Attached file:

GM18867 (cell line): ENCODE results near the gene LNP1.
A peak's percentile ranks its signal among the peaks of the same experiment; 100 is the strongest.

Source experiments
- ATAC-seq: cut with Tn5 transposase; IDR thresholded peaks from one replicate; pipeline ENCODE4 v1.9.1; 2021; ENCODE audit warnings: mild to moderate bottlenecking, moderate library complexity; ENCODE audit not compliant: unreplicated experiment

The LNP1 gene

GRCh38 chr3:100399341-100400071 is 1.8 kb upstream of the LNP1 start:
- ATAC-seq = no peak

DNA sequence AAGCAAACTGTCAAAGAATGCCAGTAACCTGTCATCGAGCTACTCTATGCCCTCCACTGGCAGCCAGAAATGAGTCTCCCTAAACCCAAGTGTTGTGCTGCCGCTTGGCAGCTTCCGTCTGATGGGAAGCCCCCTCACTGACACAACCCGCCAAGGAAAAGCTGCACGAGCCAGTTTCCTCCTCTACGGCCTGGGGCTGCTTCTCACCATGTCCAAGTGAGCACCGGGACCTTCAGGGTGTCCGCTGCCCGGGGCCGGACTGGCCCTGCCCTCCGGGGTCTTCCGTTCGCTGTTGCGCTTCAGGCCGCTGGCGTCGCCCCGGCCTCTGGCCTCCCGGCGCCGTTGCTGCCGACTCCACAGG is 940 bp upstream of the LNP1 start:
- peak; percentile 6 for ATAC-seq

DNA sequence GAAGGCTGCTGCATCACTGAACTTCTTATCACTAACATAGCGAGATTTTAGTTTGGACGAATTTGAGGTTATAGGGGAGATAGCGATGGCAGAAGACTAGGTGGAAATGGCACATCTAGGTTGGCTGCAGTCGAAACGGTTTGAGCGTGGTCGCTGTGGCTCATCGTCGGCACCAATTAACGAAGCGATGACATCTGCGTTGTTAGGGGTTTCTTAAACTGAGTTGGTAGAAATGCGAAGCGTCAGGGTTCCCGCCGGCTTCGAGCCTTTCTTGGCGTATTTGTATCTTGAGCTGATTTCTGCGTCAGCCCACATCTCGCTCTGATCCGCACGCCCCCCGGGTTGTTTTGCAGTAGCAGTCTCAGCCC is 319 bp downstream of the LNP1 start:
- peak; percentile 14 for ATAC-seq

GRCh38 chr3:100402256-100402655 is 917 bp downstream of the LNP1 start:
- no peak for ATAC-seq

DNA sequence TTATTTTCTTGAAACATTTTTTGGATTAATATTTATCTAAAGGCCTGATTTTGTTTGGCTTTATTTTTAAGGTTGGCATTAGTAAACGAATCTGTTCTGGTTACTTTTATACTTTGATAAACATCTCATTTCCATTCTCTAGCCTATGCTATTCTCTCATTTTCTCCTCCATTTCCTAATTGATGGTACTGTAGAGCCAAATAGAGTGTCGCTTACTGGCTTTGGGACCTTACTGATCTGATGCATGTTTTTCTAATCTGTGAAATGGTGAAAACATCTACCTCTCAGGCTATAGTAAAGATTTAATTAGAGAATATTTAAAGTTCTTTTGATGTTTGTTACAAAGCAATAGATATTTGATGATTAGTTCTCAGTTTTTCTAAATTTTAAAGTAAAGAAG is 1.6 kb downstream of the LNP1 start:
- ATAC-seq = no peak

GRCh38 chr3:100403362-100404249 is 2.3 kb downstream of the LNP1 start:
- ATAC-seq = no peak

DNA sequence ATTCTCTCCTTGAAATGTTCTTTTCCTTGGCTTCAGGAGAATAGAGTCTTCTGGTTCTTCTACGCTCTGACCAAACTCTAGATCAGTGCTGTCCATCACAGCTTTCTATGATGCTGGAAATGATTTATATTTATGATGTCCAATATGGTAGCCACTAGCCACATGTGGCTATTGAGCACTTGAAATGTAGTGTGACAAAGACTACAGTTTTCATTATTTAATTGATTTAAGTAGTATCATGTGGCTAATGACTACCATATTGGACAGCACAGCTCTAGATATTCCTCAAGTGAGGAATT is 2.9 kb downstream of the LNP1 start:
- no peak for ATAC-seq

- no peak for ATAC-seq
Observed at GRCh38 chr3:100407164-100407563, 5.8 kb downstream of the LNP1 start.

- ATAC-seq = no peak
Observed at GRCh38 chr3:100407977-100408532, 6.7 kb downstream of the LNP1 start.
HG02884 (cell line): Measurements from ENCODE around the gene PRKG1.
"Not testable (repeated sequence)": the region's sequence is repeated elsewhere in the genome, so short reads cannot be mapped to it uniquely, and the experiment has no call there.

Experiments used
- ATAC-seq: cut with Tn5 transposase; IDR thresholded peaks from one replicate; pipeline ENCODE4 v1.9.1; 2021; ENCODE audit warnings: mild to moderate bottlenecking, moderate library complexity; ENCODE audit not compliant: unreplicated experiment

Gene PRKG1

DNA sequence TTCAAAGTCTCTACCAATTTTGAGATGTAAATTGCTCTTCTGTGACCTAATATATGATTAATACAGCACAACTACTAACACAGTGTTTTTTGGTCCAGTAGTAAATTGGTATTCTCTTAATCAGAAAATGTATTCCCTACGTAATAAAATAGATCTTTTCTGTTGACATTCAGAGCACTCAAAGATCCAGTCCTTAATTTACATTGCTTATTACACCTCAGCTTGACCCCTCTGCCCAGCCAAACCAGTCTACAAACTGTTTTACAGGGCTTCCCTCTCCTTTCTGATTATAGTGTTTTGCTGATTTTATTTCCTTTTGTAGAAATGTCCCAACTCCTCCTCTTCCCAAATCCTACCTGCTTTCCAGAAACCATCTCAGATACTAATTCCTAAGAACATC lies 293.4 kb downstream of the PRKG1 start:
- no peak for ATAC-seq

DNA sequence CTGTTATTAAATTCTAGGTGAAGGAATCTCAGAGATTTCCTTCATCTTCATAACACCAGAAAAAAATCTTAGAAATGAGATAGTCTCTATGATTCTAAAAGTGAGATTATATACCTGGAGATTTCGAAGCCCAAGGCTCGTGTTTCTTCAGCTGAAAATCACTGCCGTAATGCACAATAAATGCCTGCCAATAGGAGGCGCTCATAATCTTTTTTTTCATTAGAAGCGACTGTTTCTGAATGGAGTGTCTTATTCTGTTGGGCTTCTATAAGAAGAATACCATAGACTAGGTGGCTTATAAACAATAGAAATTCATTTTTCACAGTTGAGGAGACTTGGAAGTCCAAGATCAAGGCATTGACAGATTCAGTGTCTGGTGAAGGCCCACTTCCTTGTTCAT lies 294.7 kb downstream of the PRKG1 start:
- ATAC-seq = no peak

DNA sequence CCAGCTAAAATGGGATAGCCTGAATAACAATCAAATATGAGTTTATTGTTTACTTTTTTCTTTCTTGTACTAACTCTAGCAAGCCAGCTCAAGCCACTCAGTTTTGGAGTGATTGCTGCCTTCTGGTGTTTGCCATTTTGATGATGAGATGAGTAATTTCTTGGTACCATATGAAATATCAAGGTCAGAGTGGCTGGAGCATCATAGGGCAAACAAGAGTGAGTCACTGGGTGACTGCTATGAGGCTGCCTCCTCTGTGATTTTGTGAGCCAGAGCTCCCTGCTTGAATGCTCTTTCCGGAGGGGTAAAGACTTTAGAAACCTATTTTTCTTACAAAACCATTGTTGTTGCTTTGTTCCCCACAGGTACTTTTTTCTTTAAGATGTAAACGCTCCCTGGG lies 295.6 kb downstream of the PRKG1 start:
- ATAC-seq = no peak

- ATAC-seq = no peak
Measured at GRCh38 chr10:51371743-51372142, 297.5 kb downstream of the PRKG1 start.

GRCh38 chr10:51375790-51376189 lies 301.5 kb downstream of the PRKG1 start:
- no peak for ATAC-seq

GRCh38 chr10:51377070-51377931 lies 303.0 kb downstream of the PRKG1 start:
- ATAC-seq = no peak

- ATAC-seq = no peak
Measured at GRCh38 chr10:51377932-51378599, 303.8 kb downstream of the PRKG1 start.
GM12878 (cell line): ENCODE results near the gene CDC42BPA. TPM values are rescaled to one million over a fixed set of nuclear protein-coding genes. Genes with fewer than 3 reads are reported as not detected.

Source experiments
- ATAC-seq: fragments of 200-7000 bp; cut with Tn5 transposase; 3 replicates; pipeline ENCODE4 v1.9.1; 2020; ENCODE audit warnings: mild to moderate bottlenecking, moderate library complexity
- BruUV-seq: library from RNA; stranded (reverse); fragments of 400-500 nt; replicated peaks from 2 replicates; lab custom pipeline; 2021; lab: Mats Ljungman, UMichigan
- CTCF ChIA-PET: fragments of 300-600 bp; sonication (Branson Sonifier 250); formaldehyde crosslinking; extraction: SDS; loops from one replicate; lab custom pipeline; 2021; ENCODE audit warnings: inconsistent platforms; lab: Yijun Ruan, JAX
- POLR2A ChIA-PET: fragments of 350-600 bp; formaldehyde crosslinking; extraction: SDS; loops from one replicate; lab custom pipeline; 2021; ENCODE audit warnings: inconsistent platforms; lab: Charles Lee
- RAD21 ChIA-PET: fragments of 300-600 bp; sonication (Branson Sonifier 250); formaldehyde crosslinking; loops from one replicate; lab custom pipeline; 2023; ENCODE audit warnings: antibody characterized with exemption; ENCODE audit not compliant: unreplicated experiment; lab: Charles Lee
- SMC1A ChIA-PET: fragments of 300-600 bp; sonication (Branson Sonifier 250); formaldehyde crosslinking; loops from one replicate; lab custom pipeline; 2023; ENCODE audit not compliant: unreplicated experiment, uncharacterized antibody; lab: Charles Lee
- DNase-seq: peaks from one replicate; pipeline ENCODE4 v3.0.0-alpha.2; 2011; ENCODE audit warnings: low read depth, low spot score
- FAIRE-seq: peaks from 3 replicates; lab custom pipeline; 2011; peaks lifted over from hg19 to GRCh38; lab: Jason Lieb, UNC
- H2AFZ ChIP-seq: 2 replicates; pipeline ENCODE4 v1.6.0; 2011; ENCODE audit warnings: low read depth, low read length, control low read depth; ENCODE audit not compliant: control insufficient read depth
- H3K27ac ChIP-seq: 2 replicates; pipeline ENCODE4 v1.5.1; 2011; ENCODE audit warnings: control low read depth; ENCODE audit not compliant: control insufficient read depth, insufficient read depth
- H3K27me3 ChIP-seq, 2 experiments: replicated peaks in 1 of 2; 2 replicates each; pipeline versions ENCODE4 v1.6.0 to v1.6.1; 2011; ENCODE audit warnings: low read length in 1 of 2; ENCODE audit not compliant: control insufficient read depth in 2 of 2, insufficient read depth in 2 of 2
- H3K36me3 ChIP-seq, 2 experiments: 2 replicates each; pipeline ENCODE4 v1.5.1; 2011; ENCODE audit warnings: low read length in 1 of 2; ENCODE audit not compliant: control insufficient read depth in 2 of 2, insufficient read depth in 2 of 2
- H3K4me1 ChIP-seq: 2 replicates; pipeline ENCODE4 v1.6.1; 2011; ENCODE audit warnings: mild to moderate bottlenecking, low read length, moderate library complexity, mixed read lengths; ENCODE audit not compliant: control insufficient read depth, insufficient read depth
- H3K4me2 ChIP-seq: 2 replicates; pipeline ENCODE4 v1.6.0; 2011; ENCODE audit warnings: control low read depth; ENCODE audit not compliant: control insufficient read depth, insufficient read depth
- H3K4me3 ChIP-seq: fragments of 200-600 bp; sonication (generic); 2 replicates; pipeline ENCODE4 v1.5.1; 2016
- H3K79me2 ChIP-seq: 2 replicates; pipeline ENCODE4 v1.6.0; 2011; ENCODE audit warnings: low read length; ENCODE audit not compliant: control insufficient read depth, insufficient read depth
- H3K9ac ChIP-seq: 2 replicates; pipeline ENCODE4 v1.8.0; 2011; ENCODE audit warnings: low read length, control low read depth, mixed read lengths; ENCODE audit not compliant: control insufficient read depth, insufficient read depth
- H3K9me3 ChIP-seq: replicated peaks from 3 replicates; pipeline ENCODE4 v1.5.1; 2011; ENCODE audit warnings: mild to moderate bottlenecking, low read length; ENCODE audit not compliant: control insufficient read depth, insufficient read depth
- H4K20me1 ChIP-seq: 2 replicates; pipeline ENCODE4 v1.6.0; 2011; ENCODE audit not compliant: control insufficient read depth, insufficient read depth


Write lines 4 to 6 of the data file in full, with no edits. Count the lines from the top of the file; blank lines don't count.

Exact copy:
- ATAC-seq: cut with Tn5 transposase; IDR thresholded peaks from one replicate; pipeline ENCODE4 v1.9.1; 2021; ENCODE audit warnings: mild to moderate bottlenecking, moderate library complexity; ENCODE audit not compliant: unreplicated experiment

The LNP1 gene

GRCh38 chr3:100399341-100400071 is 1.8 kb upstream of the LNP1 start: